Six Technology Innovations in Electric Vehicle Charging
Lower electric vehicle (EV) prices, continuous improvements in vehicle range, and new EV models coming to market are fueling a steady rise in EV sales. So are government and private sector investments in EV charging infrastructure, along with broader adoption of smart EV charging to deliver reliable, renewable energy to EVs while meeting the needs of drivers and local grids. Meanwhile, the EV charging industry continues to innovate and attract new investments in developing technology that will improve the EV charging experience. Here are six such technology innovations that are market-ready or close to launching.
On-site energy resources and smart energy management
EV charging operators, including public EV charging network operators and hosts as well as private operators like fleet depots, office building owners, and auto dealers, are using on-site energy storage and energy generation in addition to electricity from the grid to power their EV charging. Smart energy management software optimizes the use of these distributed energy resources — typically battery banks and solar panels — to reduce demand charges and lower operational costs, enable energy resiliency, and maximize use of renewable energy.
Battery innovations for faster charging and lower costs
Lithium iron phosphate (LFP) batteries are gaining traction in the marketplace with the recent announcement that Ford Motor Company is building a plant to make these alternative EV batteries for use in some models. LFP batteries charge faster than the standard nickel cobalt manganese (NCM) EV batteries and cost less to manufacture but are less energy dense and have shorter range. Investment dollars are also flowing to the development of solid-state batteries for their promise of greater range, shorter charging times and improved safety.
The move to OCPP 2.0.1
Open Charge Point Protocol (OCPP) is an application protocol for communication between electric vehicle charging stations and a central management system. It is an international, open-source, vendor-independent standard which is available for free. The latest version, OCPP 2.0.1, has new and improved features for device management, transaction handling, credit card payments, security, smart charging functionalities, support for display and messaging and the extensibility of OCPP. OCPP 2.0.1 also offers the option to support plug and charge for electric vehicles supporting the ISO 15118 protocol.
Market-ready bidirectional charging
Bidirectional charging, also known as vehicle-to-grid (V2G) capability, is moving from industry vision to market reality with the availability of commercial offerings for vehicle-to-home (V2H) that enable EV owners to power home appliances and keep the lights on during a power blackout. Some new EV models also come equipped with AC power outlets that allow the EV battery to power plug-in electric devices, equipment, and appliances. Bidirectional charging is the subject of pending legislation in California, which would require all EVs sold in the state after January 1, 2027, to be V2G-capable.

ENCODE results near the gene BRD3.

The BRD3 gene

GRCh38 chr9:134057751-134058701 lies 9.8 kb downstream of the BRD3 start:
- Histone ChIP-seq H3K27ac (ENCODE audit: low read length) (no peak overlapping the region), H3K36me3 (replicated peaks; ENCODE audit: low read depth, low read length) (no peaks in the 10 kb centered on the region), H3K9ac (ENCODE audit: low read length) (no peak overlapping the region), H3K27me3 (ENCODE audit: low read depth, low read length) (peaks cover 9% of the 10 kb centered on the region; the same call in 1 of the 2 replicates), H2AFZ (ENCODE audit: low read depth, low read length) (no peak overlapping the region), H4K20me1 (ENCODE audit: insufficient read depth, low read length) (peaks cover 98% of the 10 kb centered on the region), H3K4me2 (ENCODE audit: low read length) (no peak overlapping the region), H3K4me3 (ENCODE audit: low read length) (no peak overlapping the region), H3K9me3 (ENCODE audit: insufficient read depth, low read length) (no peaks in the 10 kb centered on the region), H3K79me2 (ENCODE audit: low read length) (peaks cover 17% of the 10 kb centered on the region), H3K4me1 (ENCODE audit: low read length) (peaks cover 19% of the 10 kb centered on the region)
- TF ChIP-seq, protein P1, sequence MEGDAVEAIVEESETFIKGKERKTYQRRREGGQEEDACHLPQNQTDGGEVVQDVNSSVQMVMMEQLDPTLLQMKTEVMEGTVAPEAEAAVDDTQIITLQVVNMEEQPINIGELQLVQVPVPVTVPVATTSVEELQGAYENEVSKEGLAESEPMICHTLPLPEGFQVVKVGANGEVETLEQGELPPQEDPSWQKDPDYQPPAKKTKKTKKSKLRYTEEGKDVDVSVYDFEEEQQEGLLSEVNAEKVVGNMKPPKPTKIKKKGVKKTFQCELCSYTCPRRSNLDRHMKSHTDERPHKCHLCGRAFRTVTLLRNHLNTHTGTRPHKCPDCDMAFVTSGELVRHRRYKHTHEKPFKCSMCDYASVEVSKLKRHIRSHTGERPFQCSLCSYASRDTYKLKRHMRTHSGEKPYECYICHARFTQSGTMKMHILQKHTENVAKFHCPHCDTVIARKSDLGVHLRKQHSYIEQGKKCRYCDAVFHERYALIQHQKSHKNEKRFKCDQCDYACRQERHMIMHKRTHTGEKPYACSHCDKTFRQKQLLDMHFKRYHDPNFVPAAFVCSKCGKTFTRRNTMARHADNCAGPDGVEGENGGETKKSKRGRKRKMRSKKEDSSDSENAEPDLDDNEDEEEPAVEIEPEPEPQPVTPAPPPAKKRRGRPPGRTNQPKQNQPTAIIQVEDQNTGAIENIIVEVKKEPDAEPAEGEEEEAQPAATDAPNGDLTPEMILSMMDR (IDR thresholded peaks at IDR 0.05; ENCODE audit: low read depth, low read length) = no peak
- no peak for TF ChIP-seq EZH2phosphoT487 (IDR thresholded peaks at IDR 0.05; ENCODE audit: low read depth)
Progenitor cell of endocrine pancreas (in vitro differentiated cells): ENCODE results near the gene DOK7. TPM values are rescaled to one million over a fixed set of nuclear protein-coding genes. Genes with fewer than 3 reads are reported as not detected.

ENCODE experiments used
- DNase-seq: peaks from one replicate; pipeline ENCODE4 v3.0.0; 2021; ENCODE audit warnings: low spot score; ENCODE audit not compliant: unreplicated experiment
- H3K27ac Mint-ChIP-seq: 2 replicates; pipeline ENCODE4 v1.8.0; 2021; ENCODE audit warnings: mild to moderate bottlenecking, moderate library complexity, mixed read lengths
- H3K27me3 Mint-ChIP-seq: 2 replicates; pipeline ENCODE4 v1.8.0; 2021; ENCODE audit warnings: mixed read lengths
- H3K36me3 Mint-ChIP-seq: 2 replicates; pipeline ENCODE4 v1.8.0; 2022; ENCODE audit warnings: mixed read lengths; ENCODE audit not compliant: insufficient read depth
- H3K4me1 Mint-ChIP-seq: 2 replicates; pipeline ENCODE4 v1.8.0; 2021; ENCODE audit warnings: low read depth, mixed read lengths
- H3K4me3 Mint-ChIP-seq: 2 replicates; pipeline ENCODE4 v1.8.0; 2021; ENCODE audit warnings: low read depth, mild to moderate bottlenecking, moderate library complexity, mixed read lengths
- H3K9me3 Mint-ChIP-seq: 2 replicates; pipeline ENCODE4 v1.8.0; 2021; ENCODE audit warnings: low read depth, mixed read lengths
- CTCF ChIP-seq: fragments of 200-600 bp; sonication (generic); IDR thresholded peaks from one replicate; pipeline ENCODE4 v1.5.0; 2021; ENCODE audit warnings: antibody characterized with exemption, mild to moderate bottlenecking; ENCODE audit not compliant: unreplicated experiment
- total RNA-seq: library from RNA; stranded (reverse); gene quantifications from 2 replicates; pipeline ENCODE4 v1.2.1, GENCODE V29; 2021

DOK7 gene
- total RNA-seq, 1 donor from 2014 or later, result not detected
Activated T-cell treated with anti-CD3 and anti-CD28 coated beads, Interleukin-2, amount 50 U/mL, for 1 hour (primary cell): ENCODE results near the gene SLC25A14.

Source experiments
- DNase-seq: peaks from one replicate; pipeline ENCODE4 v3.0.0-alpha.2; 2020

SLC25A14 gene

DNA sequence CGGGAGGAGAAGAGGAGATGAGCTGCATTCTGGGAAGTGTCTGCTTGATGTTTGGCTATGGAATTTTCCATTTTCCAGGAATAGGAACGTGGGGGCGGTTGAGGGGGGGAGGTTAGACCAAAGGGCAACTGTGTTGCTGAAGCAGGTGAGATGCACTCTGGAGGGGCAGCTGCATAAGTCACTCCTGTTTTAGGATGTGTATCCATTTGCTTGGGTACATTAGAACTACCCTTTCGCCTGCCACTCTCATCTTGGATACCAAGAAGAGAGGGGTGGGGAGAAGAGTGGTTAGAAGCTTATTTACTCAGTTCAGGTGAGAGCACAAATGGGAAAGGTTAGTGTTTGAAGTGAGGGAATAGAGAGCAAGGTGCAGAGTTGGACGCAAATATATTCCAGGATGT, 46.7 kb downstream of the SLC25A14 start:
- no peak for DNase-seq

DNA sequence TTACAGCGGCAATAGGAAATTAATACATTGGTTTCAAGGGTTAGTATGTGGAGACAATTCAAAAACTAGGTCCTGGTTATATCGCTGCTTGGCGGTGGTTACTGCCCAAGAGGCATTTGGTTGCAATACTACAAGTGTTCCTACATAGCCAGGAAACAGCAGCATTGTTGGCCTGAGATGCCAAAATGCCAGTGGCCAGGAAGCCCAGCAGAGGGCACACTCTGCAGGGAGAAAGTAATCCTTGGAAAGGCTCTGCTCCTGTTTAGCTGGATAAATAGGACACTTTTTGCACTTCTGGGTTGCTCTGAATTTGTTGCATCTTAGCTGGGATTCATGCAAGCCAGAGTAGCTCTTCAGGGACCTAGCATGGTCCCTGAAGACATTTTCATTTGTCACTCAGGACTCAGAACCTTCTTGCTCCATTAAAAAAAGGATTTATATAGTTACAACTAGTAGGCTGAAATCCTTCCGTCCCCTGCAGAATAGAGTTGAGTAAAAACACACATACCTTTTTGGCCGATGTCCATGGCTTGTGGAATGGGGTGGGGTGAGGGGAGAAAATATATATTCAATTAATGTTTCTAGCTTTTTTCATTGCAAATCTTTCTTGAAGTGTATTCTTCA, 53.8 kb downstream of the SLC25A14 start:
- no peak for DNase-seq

Wireless EV charging moves to early adoption and roadway trials
Charging without cables. It’s common today for smartphones and emerging in the EV marketplace, with the promise of making EV ownership more convenient and appealing. There are two ways wireless charging can work. One is electromagnetic inductive charging, where the EV parks over a charging pad that uses electromagnetic waves to transfer energy to the EV battery. This approach is in the marketplace today but limited to a few EV models and mostly home-charging use. The other is dynamic in-road wireless charging, which uses devices embedded in the roadway that supplies electricity to the EV as it is driving. Numerous trials are in place to demonstrate the feasibility of dynamic charging which, with widespread implementation, could lead to smaller EV batteries that are continuously charged and no more range anxiety.
Seamless payments with more options for EV drivers
The EV charging industry is working hard to make paying for EV charging as simple and seamless as possible for EV drivers. Some network operators offer contactless payments via mobile apps, QR codes or RFID cards associated with an account and a payment method. What about out-of-network charging? EV charging operators are also equipping their charge points to accept contactless (NFC) payments via smartphone wallets and bank cards. Plug & Charge and Autocharge technologies create a seamless experience by allowing a driver to simply connect a charging cable to the EV to start charging. Payment takes place in the background, following a one-time registration with the EV charging network.
It all adds up to EV charging which is smarter, faster, lower cost, and environmentally friendly. With an expected investment of $200 billion in EV charging by 2026, along with innovative new partnership models and increasing standardization, EV drivers can expect continuous improvement in EV charging over the years to come.